(CNN)For 843 days, Oneita and Clive Thompson took sanctuary in two Philadelphia churches to escape Immigration and Customs Enforcement.
Daily life was constrained within the humble walls of the First United Methodist Church of Germantown, and later the Tabernacle United Church downtown.
They ate, bathed, and slept cloistered inside the churches, bereft of the ability to walk beyond the grounds for fear of deportation.
"At first I would not even go on the porch, I was so fearful," Oneita, 48, told CNN.
Though there is no explicit law preventing ICE from going into "sensitive locations" like churches to deport undocumented individuals, the agency says it generally avoids such enforcement actions.
After the family's repeated attempts to block the deportation order, the federal government dropped the order in mid-December.
On Monday, the Thompsons finally walked free.
"It's still sinking in, it was liberating. I don't know how to explain it," Oneita said, likening the experience to a caged bird finally freed.
"You just want to spread your wings and fly away."
The family had been enjoying a 'quiet life'
Oneita and Clive, 61, had fled from Jamaica's gang violence in 2004 with their children, after Oneita said her brother was killed and Clive was threatened. Though denied asylum, they were allowed to stay in the U.S., received work authorization, and had periodic check-ins with ICE.
They settled down and enjoyed a "quiet life" raising their seven children in Cedarville, a small town in New Jersey's Cumberland County, Oneita said. For roughly 14 years Oneita worked as a certified nursing assistant and Clive worked with heavy machinery at the Cumberland Dairy processing facility.
That was until August 2018, when ICE under the Trump Administration told the Thompsons they would not extend their stay for removal and were to report to them within days to be removed from the country.
The family turned to the New Sanctuary Movement of Philadelphia, which found them shelter and assisted in legal proceedings.
"It was a nightmare. From one day living the American dream...within four days all of that was just taken away," Oneita said.
She, Clive, and their two teenagers, Christine, 18, and Timothy, 14, who are both American citizens, moved in to the Methodist church, and later on, in September, to the Tabernacle United Church. While the teenagers were free to come and go, one step outside of the church grounds for Oneita and Clive could have meant a one-way ticket back to Jamaica.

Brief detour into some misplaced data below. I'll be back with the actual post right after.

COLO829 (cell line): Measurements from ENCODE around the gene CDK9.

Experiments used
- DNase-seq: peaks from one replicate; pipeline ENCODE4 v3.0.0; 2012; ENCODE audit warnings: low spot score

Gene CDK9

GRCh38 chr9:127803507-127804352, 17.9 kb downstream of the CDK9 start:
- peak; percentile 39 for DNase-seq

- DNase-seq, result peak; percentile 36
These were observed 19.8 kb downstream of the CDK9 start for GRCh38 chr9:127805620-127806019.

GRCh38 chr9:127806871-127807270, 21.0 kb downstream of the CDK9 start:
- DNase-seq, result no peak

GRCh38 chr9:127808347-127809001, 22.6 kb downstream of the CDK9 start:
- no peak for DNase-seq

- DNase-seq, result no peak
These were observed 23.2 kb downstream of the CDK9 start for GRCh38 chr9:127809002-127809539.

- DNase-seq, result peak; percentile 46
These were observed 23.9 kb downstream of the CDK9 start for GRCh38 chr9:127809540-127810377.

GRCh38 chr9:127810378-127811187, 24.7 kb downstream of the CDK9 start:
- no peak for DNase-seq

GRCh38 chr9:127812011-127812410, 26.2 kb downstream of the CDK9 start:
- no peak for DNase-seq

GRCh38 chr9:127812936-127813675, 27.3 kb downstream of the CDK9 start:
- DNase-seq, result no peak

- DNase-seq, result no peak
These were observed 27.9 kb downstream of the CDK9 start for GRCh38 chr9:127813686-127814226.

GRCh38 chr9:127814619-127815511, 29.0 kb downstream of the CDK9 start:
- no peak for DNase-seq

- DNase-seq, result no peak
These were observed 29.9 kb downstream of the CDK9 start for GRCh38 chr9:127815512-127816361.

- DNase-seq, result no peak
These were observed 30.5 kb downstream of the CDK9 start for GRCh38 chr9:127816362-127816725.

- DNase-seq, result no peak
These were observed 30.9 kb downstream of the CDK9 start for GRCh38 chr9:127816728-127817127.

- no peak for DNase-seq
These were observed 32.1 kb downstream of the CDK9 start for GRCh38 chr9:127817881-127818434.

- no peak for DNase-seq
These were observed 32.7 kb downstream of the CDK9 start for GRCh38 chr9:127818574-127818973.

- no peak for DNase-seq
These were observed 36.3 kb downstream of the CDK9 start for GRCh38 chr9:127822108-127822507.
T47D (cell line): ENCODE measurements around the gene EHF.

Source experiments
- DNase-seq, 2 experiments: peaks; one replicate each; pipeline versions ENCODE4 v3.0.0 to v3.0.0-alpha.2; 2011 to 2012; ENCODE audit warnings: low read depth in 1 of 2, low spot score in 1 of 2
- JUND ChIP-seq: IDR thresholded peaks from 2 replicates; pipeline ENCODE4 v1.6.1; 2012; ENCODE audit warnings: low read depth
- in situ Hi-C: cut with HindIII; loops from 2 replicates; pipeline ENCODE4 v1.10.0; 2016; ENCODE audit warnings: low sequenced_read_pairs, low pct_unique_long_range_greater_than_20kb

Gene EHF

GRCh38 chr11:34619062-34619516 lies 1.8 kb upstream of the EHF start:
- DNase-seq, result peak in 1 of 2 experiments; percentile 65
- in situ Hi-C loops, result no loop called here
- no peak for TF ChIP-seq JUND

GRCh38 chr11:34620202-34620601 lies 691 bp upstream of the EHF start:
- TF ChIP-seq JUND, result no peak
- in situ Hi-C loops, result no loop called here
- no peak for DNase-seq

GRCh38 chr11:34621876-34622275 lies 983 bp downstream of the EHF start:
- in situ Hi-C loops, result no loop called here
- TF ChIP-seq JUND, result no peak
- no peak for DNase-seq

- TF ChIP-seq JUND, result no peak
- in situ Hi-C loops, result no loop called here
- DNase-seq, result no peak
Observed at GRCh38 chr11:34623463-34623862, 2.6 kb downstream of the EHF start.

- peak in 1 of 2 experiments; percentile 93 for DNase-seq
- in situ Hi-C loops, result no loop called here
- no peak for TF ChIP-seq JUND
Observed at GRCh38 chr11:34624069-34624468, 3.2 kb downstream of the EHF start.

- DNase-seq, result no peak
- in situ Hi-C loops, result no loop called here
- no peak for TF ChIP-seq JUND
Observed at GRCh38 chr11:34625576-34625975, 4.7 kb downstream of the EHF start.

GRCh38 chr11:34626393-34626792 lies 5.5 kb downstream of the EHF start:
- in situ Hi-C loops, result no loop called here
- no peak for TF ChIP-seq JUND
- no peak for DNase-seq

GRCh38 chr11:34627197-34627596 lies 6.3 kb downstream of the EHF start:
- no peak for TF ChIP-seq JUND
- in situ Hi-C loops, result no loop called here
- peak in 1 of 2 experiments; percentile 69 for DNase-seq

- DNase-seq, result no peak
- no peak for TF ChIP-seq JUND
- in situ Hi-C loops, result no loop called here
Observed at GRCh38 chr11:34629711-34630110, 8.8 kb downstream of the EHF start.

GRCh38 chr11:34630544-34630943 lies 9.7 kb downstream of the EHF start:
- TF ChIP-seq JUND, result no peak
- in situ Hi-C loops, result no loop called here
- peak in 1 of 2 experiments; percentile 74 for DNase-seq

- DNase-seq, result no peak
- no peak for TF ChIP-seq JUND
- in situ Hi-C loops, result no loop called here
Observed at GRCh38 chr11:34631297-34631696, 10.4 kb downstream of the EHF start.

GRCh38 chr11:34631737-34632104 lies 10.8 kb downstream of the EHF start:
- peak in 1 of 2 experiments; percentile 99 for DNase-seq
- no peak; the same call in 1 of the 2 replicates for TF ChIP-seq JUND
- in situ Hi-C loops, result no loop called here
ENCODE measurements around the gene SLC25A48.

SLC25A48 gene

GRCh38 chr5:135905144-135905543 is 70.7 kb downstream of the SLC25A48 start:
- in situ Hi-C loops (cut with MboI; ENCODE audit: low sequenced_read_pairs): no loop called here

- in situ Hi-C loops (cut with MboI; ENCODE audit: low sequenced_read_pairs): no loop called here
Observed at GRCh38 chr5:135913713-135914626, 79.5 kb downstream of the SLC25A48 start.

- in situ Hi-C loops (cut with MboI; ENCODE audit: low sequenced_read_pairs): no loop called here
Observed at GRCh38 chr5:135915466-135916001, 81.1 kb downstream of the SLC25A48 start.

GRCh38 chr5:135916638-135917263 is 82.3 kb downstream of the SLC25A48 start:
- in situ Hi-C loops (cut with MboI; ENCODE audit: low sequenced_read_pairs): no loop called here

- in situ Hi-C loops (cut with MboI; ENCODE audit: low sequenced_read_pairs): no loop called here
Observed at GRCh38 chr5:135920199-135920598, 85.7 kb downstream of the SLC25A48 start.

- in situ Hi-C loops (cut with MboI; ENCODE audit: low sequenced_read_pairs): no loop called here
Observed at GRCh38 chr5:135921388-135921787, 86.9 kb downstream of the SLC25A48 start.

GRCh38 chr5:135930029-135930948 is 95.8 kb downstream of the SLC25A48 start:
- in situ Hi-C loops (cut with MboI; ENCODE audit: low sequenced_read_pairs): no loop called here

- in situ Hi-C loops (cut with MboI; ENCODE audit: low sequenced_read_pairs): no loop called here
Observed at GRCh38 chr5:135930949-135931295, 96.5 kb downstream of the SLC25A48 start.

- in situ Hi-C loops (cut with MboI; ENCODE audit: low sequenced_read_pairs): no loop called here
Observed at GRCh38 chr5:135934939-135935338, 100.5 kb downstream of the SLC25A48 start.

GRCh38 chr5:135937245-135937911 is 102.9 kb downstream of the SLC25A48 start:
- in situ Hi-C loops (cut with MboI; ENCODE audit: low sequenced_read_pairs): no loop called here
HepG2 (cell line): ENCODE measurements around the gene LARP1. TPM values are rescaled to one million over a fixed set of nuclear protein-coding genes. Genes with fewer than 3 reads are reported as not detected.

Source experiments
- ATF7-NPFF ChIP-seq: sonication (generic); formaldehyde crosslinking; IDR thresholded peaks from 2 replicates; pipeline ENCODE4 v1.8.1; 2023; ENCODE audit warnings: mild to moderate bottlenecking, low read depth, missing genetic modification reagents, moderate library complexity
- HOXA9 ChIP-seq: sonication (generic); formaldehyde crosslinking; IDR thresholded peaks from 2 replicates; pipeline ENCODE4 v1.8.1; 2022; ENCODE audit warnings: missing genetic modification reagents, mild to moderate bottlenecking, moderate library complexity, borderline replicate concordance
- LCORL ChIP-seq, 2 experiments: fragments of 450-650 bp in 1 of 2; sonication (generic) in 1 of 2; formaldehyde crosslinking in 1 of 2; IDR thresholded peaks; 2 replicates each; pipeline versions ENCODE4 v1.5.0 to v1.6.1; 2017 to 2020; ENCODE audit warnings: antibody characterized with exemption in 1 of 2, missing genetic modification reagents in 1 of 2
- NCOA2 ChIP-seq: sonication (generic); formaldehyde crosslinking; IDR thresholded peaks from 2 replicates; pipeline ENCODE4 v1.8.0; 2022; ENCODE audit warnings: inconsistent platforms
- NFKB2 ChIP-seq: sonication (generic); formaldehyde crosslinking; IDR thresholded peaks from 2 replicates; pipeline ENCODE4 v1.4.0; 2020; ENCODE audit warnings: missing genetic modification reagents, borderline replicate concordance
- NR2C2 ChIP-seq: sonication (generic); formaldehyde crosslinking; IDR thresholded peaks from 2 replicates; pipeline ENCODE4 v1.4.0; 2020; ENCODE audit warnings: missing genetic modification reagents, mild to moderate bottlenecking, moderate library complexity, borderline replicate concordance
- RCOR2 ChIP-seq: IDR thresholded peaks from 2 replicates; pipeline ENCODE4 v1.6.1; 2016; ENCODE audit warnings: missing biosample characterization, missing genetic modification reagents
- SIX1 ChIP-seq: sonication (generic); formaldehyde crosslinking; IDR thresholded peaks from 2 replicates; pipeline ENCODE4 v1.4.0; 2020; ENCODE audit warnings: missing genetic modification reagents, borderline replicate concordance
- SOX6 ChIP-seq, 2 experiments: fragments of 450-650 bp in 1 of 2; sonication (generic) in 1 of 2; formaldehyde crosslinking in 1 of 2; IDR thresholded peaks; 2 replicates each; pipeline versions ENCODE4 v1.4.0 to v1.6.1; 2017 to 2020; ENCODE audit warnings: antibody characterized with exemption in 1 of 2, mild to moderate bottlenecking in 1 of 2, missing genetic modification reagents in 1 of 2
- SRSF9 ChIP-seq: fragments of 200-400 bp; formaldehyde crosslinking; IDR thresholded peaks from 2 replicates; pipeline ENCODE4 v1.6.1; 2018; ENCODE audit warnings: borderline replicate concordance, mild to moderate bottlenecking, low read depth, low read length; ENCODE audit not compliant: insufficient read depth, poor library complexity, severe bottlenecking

"The reality of physical sanctuary is that it is incredibly hard...It becomes house arrest, you're almost trapped," Peter Pedemonti, co-director of National Sanctuary Movement of Philadelphia, told CNN.
Being holed up may have been even worse than house arrest, Oneita added, noting how they could not even view the outside world beyond the churches' stained glass windows.
Letters pour in on their behalf
During those 843 days ICE had repeatedly denied the couple's requests to stay ICE's order for removal as they applied for permanent residency, she said. Their daughter Angel went on to gain citizenship and got her I-130 form approved, the federal form that's the first step in having alien relatives establish permanent residency in the United States.
"We have no criminal record, we work and pay our taxes, we volunteer, I spent my whole almost 14 years taking care of the elderly in this country," Oneita said.
Come Thanksgiving time, the Thompsons filed a motion to reopen their asylum case with the Department of Justice's Board of Immigration Appeals (BIA). After the Thompsons' two affidavits, previous letters from Democratic Pennsylvania Sen. Bob Casey, Democratic New Jersey Sen. Cory Booker, and Rep. Dwight Evans (D-Pennsylvania), and approximately 200 letters from church and community members, ICE decided to join the Thompsons' motion to reopen their asylum case.
"Upon the BIA's issuance of a decision, the Thompsons were no longer subject to a final order of removal, thereby removing any imminent concerns of possible removal," an ICE official told CNN, adding that the agency carries out removal decisions made in federal immigration courts, which are administered by the DOJ's Executive Office for Immigration Review (EOIR).
Though safe from deportation, the Thompsons have still yet to gain permanent residency.
But for now, the they are just relieved the ordeal is over.
"We danced," she said. "We just danced for freedom."